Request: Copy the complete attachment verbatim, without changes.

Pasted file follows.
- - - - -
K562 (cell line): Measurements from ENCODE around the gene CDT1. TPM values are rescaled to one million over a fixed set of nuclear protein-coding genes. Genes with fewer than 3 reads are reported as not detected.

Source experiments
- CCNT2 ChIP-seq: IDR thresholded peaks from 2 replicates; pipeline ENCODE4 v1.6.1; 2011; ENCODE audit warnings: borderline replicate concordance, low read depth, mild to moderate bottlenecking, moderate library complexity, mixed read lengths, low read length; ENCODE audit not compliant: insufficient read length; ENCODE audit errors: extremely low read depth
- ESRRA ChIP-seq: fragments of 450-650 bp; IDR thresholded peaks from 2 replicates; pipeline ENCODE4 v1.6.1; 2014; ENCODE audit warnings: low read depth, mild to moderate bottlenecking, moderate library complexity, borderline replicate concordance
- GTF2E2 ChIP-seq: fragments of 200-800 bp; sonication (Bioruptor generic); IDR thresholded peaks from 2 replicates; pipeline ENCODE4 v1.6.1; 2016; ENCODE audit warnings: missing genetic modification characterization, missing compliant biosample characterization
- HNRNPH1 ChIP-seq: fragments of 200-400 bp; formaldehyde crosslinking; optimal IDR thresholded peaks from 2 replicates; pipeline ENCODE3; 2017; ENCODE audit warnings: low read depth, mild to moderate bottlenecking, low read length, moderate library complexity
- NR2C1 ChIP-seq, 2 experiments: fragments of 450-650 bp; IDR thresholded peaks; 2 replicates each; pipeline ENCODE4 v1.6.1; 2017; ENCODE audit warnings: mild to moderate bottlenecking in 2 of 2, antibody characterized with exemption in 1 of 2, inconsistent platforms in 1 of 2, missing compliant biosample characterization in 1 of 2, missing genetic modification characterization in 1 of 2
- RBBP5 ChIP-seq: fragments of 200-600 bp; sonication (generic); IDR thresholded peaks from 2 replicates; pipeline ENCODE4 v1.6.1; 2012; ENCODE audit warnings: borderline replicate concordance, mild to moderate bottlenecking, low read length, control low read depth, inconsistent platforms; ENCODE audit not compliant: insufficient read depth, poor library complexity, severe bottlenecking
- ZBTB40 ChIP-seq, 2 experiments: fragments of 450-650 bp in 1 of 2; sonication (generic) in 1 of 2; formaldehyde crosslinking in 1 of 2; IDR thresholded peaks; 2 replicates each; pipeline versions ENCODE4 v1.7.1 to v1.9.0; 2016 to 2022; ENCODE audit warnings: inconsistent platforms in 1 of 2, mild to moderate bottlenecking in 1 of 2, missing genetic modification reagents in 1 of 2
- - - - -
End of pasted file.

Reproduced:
K562 (cell line): Measurements from ENCODE around the gene CDT1. TPM values are rescaled to one million over a fixed set of nuclear protein-coding genes. Genes with fewer than 3 reads are reported as not detected.

Source experiments
- CCNT2 ChIP-seq: IDR thresholded peaks from 2 replicates; pipeline ENCODE4 v1.6.1; 2011; ENCODE audit warnings: borderline replicate concordance, low read depth, mild to moderate bottlenecking, moderate library complexity, mixed read lengths, low read length; ENCODE audit not compliant: insufficient read length; ENCODE audit errors: extremely low read depth
- ESRRA ChIP-seq: fragments of 450-650 bp; IDR thresholded peaks from 2 replicates; pipeline ENCODE4 v1.6.1; 2014; ENCODE audit warnings: low read depth, mild to moderate bottlenecking, moderate library complexity, borderline replicate concordance
- GTF2E2 ChIP-seq: fragments of 200-800 bp; sonication (Bioruptor generic); IDR thresholded peaks from 2 replicates; pipeline ENCODE4 v1.6.1; 2016; ENCODE audit warnings: missing genetic modification characterization, missing compliant biosample characterization
- HNRNPH1 ChIP-seq: fragments of 200-400 bp; formaldehyde crosslinking; optimal IDR thresholded peaks from 2 replicates; pipeline ENCODE3; 2017; ENCODE audit warnings: low read depth, mild to moderate bottlenecking, low read length, moderate library complexity
- NR2C1 ChIP-seq, 2 experiments: fragments of 450-650 bp; IDR thresholded peaks; 2 replicates each; pipeline ENCODE4 v1.6.1; 2017; ENCODE audit warnings: mild to moderate bottlenecking in 2 of 2, antibody characterized with exemption in 1 of 2, inconsistent platforms in 1 of 2, missing compliant biosample characterization in 1 of 2, missing genetic modification characterization in 1 of 2
- RBBP5 ChIP-seq: fragments of 200-600 bp; sonication (generic); IDR thresholded peaks from 2 replicates; pipeline ENCODE4 v1.6.1; 2012; ENCODE audit warnings: borderline replicate concordance, mild to moderate bottlenecking, low read length, control low read depth, inconsistent platforms; ENCODE audit not compliant: insufficient read depth, poor library complexity, severe bottlenecking
- ZBTB40 ChIP-seq, 2 experiments: fragments of 450-650 bp in 1 of 2; sonication (generic) in 1 of 2; formaldehyde crosslinking in 1 of 2; IDR thresholded peaks; 2 replicates each; pipeline versions ENCODE4 v1.7.1 to v1.9.0; 2016 to 2022; ENCODE audit warnings: inconsistent platforms in 1 of 2, mild to moderate bottlenecking in 1 of 2, missing genetic modification reagents in 1 of 2